Connected Government for a Developing Country Context: An Assessment of the Extent of Inter-Departmental Integration for Selected Government Departments in Zimbabwe

Connected Government for a Developing Country Context: An Assessment of the Extent of Inter-Departmental Integration for Selected Government Departments in Zimbabwe

Ephias Ruhode (Cape Peninsula University of Technology, South Africa) and Vesper Owei (Cape Peninsula University of Technology, South Africa)
DOI: 10.4018/978-1-60566-820-8.ch008
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An information society begins with a connected government and ICTs are the bedrock and founding pillars of such societies. To assist public administrators think beyond traditional e-government, this study describes a concept of connected government, whose philosophy rests on the integration of back-end processes that facilitate collaboration among government agencies. This article describes a case study of five government-owned organizations in a developing country environment where even the basic egovernment services are barely available. This study was carried out to determine the extent of integration within and across government agencies, with the aim of stimulating some thinking within and among government managers and administrators, around the possibility that a connected government can indeed be established in a developing country setting. The study exposes shortcomings to inter-departmental integration not only of the organizations under investigation, but also of other similar enterprises in developing countries within the same context. The paper concludes by proposing a set of recommendations toward diffusing connected government applications for inter-organizational collaboration.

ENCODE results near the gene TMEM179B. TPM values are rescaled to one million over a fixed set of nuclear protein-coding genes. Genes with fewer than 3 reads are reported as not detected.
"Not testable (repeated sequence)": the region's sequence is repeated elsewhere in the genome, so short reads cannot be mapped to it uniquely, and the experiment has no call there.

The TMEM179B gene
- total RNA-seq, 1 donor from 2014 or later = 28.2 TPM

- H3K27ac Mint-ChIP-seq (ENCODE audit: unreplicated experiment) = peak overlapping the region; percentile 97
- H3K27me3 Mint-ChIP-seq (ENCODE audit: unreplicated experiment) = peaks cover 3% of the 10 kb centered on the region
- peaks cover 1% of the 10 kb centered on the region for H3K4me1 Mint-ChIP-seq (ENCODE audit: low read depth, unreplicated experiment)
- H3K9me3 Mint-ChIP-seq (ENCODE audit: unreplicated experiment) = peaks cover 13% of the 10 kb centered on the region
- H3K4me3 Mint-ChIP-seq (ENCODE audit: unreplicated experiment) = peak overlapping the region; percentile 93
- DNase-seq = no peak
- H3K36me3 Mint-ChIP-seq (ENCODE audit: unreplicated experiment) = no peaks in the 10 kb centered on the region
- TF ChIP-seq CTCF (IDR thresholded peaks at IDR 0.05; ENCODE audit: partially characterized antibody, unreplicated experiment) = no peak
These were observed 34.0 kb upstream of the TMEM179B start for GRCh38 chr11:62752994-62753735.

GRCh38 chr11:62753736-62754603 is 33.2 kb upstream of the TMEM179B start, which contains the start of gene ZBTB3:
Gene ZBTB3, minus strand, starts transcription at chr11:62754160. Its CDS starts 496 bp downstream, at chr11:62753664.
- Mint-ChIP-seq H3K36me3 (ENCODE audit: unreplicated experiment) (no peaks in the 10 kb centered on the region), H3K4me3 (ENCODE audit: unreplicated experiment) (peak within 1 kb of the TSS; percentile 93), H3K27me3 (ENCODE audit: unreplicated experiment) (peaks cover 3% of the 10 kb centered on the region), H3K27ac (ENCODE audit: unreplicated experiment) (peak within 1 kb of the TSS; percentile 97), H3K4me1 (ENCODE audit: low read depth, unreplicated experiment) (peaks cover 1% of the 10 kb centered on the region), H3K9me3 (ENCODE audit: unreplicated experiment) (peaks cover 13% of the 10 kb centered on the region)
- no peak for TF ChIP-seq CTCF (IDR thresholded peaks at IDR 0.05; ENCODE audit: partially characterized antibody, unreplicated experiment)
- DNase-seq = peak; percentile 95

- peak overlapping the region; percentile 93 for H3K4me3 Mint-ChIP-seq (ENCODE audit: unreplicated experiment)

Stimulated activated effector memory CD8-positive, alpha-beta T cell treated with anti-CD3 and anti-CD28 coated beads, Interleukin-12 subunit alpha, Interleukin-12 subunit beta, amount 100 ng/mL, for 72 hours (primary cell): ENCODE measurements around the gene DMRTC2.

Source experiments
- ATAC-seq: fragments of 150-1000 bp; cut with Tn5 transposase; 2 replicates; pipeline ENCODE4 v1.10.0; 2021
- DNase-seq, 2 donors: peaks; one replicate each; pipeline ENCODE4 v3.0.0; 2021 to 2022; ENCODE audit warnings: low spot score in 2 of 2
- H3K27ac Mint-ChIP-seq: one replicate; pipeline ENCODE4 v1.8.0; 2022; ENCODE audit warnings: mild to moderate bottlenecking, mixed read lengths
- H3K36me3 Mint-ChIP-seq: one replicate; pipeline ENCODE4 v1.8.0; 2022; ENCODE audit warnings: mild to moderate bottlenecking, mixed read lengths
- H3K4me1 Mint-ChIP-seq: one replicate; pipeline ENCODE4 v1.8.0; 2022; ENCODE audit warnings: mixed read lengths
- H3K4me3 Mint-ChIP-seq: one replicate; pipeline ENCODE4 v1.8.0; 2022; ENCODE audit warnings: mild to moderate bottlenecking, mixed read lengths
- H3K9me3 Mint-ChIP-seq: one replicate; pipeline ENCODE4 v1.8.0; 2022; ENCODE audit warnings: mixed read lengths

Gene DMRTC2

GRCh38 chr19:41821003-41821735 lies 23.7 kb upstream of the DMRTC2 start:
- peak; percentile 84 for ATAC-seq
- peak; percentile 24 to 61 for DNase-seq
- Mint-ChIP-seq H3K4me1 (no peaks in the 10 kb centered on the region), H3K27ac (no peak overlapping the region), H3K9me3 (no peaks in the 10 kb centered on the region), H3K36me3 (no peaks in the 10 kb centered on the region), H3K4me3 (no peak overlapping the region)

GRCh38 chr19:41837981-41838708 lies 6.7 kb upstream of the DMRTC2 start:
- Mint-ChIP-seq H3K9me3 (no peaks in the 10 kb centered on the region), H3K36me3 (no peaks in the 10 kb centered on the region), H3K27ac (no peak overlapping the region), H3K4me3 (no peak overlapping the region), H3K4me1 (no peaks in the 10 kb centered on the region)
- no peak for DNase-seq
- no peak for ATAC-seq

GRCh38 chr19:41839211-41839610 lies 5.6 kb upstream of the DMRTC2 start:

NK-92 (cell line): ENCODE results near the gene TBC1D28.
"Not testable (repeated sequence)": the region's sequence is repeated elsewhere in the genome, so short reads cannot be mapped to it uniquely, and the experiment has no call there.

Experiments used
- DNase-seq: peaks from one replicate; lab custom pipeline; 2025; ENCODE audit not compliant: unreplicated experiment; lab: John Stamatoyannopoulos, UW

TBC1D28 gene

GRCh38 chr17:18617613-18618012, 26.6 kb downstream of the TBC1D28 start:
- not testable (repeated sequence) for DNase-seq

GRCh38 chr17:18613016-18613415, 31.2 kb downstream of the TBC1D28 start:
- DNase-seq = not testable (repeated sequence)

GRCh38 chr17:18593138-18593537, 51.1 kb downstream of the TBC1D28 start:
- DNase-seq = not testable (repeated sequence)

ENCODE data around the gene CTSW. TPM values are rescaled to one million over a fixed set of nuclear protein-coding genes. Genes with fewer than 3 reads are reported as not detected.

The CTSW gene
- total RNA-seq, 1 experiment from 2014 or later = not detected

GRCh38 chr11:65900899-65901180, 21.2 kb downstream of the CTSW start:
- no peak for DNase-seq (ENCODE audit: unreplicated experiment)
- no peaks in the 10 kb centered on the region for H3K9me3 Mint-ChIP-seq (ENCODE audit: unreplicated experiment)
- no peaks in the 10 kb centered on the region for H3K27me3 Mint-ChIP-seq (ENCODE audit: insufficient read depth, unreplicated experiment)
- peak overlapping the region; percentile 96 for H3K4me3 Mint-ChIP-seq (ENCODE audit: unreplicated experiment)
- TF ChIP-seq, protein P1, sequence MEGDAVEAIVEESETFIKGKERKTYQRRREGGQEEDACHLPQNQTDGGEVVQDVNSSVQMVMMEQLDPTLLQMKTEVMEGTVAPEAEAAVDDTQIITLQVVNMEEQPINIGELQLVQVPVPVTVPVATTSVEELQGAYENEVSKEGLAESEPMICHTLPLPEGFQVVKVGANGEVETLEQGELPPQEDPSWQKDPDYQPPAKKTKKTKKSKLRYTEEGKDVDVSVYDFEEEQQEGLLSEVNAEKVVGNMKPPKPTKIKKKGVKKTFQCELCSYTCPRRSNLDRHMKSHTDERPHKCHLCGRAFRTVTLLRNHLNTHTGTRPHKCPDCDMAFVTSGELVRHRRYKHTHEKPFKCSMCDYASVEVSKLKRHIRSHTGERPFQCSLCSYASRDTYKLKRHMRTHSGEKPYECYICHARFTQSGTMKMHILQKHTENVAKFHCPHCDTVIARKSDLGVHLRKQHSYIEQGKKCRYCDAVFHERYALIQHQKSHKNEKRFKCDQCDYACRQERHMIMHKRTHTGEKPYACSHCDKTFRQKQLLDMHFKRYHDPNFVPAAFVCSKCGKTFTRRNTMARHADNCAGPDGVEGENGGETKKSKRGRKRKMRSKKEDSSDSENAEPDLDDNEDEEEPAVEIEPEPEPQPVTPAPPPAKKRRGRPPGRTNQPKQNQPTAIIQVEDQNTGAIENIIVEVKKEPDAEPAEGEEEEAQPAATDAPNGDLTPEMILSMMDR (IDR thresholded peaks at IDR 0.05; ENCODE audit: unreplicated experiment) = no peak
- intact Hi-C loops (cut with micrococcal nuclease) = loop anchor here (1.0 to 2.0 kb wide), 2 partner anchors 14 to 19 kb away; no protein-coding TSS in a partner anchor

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Information and Communication Technologies (ICTs) have been harnessed in many governments throughout the world in order to improve seamlessness and service delivery to citizens, business community and other stakeholders. However, the European Commission (2003) report the emergency of ‘islands’ of government that are frequently unable to interoperate due to fragmentation resulting from uncoordinated efforts at all levels of public administration. Information sharing across government agencies provides new opportunities to enhance governance, which can include improved efficiency, new services, increased citizen participation, and an enhanced global information infrastructure. Referring to knowledge sharing and information, the Canadian International Development Agency’s Knowledge-Sharing Plan (2007) explains that it is an effort at “knowledge pooling” amongst diverse participants across all sectors of the economy in order to consolidate extant, generation of fresh, intellectual capital with a view to improving programming in governance and development (CIDA, 2007).

Given the foregoing, the purpose of this article is to address the concept of a connected government as a way of promoting information sharing within government agencies. This article is mainly motivated by the authors’ experience with disjoint government agencies in developing countries where getting a full cycle of services is a not easy. This paper therefore makes a modest but significant contribution to the body of knowledge in e-government as the concept of connected government is virtually unknown in a developing country setting, especially in Africa.

The structure of the chapter is as follows: The next section brings to the fore the connected government concept, which in this article is also referred to as a networked government. The next section gives the background information of the country under investigation, which is the Zimbabwe Government. The section that follows explains case study as it is applied to academic research. The cases selected for this study are also described in this section. Findings of the study are presented in the next section which is then followed by the section on analysis of the findings. Recommended solutions to challenges which would have emerged from analysis of findings are presented before a general discussion in the next section. The last section gives a conclusion to the chapter.

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